Anna Campbell Bliss does not have an image.
Anna Campbell Bliss
(Morristown, New Jersey, 1925 - 2015, Salt Lake City, Utah)
Anna Campbell Bliss was born July 10, 1925, in Morristown, New Jersey. She earned a Bachelor of Arts from Wellesley College in Art History and a Master of Architecture from Harvard's Graduate School of Design. She studied color theory and design with Gyorgy Kepes at MIT and with Josef Albers. In addition, she studied painting and printmaking with Cameron Booth, Malcom Meyers, and other Minnesota artists. After graduate school, Bliss studied and traveled in Europe, Mexico, South America, the Middle East, Africa, and the Orient.
Anna and her husband, Robert L. Bliss, have an architecture and design company. In addition to her work in these two fields, she became interested in color perception and now is an authority who lectures widely on the subject. She served as the guest editor for Design Quarterly and has written articles for professional journals. She is an artist, architect, and nationally recognized consultant on color and design.
In her artwork, Bliss explores the area between art and architecture in a variety of media. She expresses her philosophy in a quote from the Gallery Notes to Extended Vision, a Salt Lake City Arts Council exhibit of her work.
She states, "Art is a way of exploring the visual world, of mining personal resources, of creating one's own reality. Boundaries are artificial. Often the most exciting ideas emerge at the intersection where more than one discipline meet."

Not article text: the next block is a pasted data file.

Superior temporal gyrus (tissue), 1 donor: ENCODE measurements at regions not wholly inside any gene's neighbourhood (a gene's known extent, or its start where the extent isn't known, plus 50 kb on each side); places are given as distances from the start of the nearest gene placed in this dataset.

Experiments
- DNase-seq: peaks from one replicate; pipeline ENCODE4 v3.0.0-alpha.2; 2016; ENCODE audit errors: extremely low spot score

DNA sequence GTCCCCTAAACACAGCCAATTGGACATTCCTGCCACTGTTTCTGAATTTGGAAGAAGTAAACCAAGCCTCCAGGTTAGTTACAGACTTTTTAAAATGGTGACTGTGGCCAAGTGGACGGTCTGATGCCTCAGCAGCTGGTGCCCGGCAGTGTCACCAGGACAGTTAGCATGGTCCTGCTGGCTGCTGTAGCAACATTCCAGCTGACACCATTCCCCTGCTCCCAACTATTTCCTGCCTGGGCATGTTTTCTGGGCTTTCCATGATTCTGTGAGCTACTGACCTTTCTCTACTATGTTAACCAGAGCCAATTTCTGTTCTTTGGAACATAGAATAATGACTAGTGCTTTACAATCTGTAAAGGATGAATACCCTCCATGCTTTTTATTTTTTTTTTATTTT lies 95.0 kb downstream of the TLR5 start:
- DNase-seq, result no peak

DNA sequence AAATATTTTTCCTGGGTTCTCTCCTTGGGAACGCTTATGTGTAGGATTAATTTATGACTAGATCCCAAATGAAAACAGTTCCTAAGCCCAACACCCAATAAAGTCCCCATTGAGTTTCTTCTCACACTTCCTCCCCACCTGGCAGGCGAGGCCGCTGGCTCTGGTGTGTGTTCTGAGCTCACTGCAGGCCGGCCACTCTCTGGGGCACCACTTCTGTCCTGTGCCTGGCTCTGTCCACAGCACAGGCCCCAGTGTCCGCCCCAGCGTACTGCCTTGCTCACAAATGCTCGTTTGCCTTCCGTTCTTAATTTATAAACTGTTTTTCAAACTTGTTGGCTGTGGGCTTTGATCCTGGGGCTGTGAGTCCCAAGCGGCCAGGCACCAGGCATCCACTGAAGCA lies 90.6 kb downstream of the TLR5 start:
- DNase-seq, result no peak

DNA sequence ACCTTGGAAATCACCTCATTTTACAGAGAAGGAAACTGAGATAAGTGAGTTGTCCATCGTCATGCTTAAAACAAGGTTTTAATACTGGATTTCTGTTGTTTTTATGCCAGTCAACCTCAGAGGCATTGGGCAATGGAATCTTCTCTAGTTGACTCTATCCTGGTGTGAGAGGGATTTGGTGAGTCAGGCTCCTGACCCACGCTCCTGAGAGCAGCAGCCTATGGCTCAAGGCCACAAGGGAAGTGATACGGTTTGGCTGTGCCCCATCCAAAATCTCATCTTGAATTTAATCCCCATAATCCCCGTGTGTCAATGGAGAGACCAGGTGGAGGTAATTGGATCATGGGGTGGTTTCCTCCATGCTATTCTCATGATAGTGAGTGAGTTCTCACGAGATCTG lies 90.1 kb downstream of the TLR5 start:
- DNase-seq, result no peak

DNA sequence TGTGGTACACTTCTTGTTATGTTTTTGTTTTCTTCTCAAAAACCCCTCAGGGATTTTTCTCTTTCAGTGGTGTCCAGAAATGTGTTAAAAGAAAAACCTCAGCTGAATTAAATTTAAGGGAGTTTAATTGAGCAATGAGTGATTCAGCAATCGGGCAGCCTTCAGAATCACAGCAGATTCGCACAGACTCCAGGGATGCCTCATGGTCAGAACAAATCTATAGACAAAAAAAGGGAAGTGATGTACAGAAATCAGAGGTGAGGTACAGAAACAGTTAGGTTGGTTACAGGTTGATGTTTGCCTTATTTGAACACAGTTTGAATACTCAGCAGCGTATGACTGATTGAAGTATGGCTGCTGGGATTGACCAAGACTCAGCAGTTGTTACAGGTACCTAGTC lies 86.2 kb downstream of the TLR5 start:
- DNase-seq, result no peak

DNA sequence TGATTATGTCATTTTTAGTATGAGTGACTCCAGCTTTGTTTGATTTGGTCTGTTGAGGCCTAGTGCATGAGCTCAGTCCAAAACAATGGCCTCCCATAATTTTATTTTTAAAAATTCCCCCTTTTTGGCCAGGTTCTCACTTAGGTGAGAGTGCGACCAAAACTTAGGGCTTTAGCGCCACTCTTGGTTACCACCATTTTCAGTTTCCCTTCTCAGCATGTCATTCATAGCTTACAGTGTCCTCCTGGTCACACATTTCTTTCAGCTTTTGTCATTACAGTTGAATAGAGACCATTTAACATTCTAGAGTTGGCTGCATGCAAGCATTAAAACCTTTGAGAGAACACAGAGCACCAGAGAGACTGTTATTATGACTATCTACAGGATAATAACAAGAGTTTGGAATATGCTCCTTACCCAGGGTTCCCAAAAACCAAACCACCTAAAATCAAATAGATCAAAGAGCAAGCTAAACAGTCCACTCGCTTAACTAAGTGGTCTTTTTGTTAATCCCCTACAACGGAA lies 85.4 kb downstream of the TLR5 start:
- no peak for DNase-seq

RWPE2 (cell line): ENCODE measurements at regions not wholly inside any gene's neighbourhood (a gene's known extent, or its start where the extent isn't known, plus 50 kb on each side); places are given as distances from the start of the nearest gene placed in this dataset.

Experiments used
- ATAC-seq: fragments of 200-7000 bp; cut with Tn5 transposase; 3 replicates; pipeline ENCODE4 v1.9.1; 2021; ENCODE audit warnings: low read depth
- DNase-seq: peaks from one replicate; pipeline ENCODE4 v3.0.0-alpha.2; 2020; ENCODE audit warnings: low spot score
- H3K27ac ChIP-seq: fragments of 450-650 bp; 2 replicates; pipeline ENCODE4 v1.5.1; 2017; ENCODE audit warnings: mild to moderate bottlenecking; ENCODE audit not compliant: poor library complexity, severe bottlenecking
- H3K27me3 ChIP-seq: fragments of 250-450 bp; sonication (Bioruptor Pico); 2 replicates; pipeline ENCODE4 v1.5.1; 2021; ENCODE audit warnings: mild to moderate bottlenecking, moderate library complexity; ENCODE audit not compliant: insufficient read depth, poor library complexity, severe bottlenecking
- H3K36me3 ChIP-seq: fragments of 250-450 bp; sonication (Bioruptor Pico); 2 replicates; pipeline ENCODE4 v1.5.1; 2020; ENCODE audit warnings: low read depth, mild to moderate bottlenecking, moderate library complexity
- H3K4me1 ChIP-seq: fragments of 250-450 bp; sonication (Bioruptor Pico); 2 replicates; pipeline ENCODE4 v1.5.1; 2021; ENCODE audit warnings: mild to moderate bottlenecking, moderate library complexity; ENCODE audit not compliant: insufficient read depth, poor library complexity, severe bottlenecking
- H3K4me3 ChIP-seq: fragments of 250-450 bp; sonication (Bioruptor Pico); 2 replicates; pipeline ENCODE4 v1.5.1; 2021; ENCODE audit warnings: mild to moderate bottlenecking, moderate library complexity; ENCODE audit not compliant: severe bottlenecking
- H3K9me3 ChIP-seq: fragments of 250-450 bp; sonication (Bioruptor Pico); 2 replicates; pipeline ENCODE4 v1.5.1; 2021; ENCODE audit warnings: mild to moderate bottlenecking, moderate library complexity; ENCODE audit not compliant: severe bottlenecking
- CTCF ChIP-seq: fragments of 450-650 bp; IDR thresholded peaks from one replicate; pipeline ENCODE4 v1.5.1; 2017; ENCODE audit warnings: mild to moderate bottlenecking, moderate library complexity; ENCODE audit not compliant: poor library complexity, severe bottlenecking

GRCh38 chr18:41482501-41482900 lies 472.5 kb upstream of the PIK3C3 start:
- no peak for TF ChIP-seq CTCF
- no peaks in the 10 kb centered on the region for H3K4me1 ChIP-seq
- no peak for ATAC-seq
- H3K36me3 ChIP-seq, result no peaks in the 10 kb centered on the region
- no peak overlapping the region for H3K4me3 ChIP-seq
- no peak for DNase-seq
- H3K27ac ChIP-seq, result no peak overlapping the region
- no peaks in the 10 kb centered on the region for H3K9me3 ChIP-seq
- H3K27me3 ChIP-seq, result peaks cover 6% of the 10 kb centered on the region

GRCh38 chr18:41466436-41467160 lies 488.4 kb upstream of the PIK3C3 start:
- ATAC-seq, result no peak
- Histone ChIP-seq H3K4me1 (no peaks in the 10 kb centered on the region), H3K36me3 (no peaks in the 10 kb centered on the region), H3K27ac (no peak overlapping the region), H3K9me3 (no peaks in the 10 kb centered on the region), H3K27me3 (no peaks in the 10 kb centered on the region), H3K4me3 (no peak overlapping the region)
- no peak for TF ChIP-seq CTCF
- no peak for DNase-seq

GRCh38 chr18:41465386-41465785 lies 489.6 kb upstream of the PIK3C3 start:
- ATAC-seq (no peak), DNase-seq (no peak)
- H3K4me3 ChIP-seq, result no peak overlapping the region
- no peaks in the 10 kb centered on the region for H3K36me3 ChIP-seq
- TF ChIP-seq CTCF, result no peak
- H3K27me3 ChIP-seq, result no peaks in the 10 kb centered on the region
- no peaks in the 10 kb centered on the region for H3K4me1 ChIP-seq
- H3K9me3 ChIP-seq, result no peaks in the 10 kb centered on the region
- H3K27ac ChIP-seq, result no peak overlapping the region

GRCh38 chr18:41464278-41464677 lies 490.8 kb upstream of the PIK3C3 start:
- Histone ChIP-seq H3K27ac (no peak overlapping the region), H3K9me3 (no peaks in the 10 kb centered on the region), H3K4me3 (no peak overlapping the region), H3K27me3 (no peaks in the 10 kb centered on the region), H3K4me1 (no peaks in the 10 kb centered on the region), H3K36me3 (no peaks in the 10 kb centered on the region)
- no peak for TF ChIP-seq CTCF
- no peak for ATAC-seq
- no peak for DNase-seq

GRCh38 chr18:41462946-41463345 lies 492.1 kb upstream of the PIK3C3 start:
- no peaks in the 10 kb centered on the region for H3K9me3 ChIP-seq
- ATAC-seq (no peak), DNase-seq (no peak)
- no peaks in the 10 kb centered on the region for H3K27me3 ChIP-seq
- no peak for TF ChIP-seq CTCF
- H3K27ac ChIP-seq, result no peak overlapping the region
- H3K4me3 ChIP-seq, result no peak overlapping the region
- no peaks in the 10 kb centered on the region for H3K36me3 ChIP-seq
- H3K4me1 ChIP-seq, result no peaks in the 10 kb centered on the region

Bliss' art is a "fusion of color and geometry" in which she manipulates the sensory aspects of color, juxtaposing complementary colors to create optical vibrations. By limiting her designs to simple geometric shapes, she keeps the focus on the color effects. Her design and architecture background probably influenced her choice of shapes–often concentric triangles and squares in modular series–as well as the large size of her artworks.
Although most artists either use color as a vehicle for communicating emotional sensations or exploit color for its physical properties, Bliss combines these two approaches. "I would like my work to be satisfying on more than one level of consciousness," says Bliss "[in order] to make a contribution to our understanding of color as well as to provide stimulation and enjoyment." Bliss' aim is to prompt a unique color experience in each individual.
Most recently, Bliss has explored the use of computers, and her shapes have become more organic, possibly as a result of the computer's unique abilities. In Fractalscape, Bliss has manipulated fractals, geometric patterns that are repeated on smaller scales to produce irregular shapes and surfaces that cannot be represented by classical geometry. These fractals are used particularly in computer modeling of irregular patterns and structures in nature. And it is this sense of a natural phenomenon, without specific references to place or scene, that imbues Bliss' recent work with glimpses of a more complex inner view.